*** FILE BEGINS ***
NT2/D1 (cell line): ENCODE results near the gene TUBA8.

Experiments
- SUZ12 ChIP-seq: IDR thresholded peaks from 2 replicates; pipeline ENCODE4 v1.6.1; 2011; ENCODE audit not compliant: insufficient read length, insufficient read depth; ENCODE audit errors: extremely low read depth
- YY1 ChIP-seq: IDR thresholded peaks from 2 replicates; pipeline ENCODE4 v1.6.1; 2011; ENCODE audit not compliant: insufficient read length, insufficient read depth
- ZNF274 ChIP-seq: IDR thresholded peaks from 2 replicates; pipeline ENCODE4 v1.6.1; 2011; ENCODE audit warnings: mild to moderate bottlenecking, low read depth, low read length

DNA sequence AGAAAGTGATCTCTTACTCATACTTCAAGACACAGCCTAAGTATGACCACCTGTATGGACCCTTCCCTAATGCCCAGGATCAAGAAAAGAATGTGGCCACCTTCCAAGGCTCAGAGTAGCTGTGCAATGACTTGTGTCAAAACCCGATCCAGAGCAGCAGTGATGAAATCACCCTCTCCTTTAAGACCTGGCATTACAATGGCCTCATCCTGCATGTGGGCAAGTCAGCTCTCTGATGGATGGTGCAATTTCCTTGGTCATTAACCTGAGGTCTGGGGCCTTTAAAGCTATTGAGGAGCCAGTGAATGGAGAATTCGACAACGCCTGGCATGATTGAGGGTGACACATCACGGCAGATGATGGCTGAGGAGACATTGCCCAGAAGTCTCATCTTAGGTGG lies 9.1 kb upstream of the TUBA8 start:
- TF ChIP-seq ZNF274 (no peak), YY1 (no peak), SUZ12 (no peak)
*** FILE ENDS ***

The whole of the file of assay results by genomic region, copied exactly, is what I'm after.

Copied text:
NT2/D1 (cell line): ENCODE results near the gene TUBA8.

Experiments
- SUZ12 ChIP-seq: IDR thresholded peaks from 2 replicates; pipeline ENCODE4 v1.6.1; 2011; ENCODE audit not compliant: insufficient read length, insufficient read depth; ENCODE audit errors: extremely low read depth
- YY1 ChIP-seq: IDR thresholded peaks from 2 replicates; pipeline ENCODE4 v1.6.1; 2011; ENCODE audit not compliant: insufficient read length, insufficient read depth
- ZNF274 ChIP-seq: IDR thresholded peaks from 2 replicates; pipeline ENCODE4 v1.6.1; 2011; ENCODE audit warnings: mild to moderate bottlenecking, low read depth, low read length

DNA sequence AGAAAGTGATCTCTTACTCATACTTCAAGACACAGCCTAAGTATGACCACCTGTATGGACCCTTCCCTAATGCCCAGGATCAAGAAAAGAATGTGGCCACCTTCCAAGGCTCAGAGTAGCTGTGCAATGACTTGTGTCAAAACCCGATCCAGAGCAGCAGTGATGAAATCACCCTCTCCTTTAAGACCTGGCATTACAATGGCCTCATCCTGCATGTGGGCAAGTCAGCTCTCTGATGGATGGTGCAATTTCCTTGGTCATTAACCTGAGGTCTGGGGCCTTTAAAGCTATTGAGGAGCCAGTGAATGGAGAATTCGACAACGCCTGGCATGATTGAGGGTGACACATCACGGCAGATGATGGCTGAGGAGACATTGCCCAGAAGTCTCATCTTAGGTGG lies 9.1 kb upstream of the TUBA8 start:
- TF ChIP-seq ZNF274 (no peak), YY1 (no peak), SUZ12 (no peak)